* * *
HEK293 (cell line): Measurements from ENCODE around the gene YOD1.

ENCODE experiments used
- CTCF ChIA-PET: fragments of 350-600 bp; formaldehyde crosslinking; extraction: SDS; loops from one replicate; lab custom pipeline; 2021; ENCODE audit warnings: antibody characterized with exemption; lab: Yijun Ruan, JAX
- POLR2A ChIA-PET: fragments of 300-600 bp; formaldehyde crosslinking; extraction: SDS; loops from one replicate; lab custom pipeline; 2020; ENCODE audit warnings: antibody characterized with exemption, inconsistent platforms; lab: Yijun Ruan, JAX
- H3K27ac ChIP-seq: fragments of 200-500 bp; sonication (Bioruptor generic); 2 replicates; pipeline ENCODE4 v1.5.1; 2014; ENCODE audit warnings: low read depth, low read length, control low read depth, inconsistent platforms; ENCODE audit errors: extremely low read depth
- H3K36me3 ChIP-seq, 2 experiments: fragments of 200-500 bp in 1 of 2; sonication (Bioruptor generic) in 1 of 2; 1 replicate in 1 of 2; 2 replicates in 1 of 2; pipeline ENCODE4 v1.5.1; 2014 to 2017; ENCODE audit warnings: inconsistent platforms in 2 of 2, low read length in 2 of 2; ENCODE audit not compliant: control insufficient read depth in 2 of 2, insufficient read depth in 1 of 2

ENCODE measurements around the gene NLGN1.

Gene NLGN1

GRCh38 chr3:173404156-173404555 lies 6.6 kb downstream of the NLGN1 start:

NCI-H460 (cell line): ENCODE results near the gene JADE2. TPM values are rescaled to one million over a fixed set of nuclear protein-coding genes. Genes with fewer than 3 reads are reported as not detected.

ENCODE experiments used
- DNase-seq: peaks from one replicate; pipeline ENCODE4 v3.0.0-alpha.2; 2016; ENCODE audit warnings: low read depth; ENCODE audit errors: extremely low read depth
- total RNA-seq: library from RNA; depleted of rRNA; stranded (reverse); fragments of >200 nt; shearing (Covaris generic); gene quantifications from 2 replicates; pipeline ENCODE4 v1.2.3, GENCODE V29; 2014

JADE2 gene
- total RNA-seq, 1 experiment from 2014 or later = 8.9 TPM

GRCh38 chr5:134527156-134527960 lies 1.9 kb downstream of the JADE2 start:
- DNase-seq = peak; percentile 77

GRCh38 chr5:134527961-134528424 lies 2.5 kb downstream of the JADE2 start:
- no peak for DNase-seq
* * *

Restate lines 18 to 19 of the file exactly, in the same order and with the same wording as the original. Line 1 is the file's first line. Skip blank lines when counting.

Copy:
GRCh38 chr5:134527961-134528424 lies 2.5 kb downstream of the JADE2 start:
- no peak for DNase-seq